Q. Mother-daughter relationship: My oldest daughter recently got married. My other daughter was in the wedding as a maid of honor. Between the time when she ordered her dress to the day she got it fitted—about three months—she gained 20 pounds. The dress barely fit; it was a two-person struggle to get her into it. Since the wedding was another two months away from the fitting and she had been gaining weight consistently for her entire junior year of college, I was petrified that she would continue to gain, thus causing the dress not to fit at all. The dress could not be let out because of the style and seam. She would be devastated if she couldn’t get into the dress on her sister’s wedding day. It would be mortifying for her, and since we were all getting ready together, everyone in the wedding would know immediately. I don’t know what we would have done if that happened since these gowns were ordered months before the wedding. And I didn’t want to put this conversation onto her sister (the bride). So I very lovingly and gently brought up the subject and suggested that we diet together those next two months. She was upset and crying, but in the end she did diet with me and she lost 20 pounds before the wedding. The dress fit fine, and she seemed triumphant, but I still wonder if I had no business saying anything. I was just so afraid of her being devastated if she couldn’t get the gown on. Is what I did OK, or should I have stayed out of it? I love her dearly and hate the thought that I caused her embarrassment, even if it was to help her avoid much greater embarrassment.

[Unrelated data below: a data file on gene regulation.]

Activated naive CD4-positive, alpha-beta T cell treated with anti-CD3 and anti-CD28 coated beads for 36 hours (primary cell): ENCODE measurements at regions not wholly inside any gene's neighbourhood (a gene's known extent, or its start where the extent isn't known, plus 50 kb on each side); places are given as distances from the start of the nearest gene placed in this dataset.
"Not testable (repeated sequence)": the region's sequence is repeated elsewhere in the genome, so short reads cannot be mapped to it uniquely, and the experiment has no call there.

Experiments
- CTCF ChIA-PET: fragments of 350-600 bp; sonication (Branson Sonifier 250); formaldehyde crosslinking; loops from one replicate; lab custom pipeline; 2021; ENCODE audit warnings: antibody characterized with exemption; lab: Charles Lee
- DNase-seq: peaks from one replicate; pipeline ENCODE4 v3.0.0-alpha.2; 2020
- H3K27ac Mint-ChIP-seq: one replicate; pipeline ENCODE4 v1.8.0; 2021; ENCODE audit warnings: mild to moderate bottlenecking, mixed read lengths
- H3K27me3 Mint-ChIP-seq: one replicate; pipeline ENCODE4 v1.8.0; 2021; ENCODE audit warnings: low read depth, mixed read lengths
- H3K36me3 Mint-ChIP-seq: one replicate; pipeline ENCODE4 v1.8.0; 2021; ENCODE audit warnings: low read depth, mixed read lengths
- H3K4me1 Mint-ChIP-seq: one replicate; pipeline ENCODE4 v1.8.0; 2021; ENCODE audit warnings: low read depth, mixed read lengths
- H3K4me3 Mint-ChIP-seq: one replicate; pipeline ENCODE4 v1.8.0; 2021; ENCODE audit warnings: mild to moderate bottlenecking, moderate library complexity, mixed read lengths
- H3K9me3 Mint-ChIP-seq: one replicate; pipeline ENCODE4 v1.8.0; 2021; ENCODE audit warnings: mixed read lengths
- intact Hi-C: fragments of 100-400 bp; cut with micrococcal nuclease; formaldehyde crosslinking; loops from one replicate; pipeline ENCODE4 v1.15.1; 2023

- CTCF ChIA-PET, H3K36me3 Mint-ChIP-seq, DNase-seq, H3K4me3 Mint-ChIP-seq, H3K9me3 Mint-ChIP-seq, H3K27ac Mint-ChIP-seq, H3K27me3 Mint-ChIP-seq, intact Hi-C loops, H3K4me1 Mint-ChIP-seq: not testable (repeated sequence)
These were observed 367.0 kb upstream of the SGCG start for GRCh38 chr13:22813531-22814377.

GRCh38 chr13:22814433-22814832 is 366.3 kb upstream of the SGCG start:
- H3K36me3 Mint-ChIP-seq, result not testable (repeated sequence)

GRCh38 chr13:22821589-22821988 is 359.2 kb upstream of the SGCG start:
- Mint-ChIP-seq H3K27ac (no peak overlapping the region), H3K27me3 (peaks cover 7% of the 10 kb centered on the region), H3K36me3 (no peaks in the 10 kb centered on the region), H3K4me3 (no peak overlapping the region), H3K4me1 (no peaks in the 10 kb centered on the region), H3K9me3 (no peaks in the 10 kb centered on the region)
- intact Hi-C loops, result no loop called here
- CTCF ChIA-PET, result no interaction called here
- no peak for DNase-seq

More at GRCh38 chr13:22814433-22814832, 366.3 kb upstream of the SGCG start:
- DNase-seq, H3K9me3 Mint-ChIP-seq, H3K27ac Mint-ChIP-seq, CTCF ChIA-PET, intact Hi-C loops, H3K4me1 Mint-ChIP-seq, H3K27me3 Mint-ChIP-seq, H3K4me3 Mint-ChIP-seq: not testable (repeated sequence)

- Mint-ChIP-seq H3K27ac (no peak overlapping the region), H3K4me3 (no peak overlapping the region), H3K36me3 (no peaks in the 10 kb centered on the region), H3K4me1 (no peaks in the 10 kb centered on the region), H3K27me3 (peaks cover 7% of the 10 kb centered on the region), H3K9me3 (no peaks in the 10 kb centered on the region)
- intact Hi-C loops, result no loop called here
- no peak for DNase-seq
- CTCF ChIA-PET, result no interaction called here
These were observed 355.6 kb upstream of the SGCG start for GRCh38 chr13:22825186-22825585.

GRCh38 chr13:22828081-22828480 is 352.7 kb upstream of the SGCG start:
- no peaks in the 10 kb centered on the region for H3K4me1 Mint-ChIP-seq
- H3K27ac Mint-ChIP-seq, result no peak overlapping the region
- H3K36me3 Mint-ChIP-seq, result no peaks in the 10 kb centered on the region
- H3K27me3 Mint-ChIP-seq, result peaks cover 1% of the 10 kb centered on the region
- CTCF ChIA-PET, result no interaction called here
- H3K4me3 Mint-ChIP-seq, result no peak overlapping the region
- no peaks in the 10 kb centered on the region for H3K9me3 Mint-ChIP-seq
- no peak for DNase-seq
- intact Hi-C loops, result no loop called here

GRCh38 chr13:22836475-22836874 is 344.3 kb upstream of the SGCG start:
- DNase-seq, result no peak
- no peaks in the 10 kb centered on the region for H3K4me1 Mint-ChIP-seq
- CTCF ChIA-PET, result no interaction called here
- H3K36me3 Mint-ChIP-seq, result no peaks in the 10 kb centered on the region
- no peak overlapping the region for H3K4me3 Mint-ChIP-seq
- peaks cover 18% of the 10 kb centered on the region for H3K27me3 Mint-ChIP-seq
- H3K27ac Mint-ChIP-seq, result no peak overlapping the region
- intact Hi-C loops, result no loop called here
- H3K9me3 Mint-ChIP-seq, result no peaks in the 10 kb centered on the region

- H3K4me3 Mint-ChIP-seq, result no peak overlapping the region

A: I just want to reality-test some of the language you used against the worst-possible-case scenario. Had the dress not fit, your daughter would have had to find another dress in the two months between the final fitting and the ceremony itself. That’s it! Even if this was a very traditional, formal wedding, a second dress would not have ruined the wedding budget. No one would have died, or been impoverished, or ruined the wedding. Your daughter would just have worn a dress that fit. Yet the prospect of letting your daughter buy another dress brought up the following words for you: struggle, petrified, devastated, embarrassment. I think it’s important to be honest about your motivations here, and worth asking yourself why the idea of your daughter wearing a dress that fit her now-slightly-bigger body in public filled you with so much panic and embarrassment.